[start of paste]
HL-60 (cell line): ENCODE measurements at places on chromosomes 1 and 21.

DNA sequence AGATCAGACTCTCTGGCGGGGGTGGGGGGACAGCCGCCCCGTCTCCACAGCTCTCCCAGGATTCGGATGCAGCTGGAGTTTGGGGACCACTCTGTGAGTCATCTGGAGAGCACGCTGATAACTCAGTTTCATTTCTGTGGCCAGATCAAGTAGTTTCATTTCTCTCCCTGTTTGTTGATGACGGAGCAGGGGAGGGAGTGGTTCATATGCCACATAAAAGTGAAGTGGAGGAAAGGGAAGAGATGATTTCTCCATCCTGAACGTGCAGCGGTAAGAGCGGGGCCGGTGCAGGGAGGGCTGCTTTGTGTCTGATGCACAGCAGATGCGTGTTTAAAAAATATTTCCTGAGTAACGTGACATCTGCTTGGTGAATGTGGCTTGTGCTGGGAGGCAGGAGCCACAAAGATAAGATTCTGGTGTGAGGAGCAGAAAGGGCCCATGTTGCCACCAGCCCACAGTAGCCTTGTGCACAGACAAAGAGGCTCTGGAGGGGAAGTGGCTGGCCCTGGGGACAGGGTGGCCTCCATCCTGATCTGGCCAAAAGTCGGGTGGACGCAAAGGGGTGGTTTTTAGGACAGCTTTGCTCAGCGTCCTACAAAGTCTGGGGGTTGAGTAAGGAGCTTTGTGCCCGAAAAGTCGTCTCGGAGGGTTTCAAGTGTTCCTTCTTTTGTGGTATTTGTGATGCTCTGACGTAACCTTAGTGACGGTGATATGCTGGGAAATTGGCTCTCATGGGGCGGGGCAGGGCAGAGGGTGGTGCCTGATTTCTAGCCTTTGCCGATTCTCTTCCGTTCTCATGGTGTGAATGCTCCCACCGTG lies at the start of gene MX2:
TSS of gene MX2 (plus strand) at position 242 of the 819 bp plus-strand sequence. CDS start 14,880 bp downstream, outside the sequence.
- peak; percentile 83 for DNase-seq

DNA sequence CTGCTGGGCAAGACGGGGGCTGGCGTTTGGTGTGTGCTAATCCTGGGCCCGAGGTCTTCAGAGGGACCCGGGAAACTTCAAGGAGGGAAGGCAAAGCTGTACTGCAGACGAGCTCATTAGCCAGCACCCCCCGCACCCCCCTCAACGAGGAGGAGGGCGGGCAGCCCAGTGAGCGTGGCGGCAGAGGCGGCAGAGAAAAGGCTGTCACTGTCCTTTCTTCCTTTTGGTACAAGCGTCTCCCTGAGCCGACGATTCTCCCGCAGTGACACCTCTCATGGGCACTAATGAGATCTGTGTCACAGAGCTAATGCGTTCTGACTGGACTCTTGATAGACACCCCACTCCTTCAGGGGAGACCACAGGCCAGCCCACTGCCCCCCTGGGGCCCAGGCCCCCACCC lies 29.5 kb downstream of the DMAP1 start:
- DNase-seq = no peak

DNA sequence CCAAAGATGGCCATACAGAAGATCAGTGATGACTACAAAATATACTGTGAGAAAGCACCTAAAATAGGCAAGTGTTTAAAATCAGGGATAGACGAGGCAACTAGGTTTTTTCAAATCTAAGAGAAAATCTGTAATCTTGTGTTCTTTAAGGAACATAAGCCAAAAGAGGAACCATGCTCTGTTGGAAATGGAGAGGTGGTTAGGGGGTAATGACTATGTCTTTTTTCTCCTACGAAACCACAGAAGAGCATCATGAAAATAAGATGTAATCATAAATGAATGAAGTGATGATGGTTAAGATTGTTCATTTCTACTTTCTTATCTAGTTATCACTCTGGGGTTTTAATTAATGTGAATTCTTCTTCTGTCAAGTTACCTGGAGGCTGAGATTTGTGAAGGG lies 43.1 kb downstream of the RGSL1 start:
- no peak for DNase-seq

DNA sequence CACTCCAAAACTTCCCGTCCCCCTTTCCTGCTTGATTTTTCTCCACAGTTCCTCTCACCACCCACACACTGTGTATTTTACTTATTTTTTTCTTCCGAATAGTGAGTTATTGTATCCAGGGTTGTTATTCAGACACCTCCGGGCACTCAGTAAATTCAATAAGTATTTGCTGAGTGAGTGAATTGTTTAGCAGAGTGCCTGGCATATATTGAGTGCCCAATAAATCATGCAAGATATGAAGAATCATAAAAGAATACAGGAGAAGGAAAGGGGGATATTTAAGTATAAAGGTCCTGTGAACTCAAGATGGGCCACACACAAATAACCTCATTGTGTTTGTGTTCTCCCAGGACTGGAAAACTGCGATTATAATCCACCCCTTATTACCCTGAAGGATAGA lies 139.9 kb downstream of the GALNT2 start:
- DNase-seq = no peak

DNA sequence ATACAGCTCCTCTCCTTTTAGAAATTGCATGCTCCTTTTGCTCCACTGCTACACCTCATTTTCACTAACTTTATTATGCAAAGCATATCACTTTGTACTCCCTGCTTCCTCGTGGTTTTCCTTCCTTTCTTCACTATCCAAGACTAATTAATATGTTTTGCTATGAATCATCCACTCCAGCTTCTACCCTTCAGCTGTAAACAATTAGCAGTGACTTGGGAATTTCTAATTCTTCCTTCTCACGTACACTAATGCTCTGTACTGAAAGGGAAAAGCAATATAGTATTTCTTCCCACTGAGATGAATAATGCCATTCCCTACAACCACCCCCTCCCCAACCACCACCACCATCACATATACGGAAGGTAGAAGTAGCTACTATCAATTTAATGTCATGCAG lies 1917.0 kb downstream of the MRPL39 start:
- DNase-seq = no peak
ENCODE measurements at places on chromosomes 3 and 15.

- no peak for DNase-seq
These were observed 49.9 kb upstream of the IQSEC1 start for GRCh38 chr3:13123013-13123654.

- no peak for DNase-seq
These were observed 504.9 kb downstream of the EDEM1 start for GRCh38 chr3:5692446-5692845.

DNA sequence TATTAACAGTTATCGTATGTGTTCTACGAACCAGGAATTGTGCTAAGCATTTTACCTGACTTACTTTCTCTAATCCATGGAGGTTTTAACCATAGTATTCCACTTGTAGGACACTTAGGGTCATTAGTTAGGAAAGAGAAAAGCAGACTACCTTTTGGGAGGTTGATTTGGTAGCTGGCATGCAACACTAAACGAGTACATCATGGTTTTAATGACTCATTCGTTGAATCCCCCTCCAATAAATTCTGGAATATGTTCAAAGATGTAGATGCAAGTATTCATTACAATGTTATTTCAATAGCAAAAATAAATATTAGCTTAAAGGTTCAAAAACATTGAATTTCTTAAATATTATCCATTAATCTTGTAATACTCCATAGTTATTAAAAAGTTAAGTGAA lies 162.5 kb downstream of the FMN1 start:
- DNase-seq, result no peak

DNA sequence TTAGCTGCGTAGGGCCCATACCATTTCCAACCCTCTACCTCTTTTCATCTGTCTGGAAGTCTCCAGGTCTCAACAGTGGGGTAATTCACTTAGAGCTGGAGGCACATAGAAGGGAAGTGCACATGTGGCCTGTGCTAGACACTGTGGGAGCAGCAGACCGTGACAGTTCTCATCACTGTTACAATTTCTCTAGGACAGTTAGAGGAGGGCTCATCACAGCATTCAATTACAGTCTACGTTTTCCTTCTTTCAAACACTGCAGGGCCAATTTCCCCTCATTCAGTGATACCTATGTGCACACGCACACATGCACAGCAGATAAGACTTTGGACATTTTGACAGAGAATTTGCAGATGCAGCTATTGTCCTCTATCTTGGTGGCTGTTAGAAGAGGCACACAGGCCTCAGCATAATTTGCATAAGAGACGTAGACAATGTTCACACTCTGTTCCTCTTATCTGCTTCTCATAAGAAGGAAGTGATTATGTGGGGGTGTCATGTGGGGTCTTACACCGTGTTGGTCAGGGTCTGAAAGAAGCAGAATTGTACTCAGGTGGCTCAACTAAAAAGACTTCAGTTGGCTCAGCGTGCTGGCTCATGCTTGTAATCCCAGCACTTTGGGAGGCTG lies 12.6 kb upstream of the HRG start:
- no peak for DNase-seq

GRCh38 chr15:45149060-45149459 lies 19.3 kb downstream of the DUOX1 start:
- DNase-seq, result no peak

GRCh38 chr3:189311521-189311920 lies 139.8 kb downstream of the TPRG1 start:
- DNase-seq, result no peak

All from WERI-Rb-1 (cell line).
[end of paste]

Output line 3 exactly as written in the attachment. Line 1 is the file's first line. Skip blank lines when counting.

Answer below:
TSS of gene MX2 (plus strand) at position 242 of the 819 bp plus-strand sequence. CDS start 14,880 bp downstream, outside the sequence.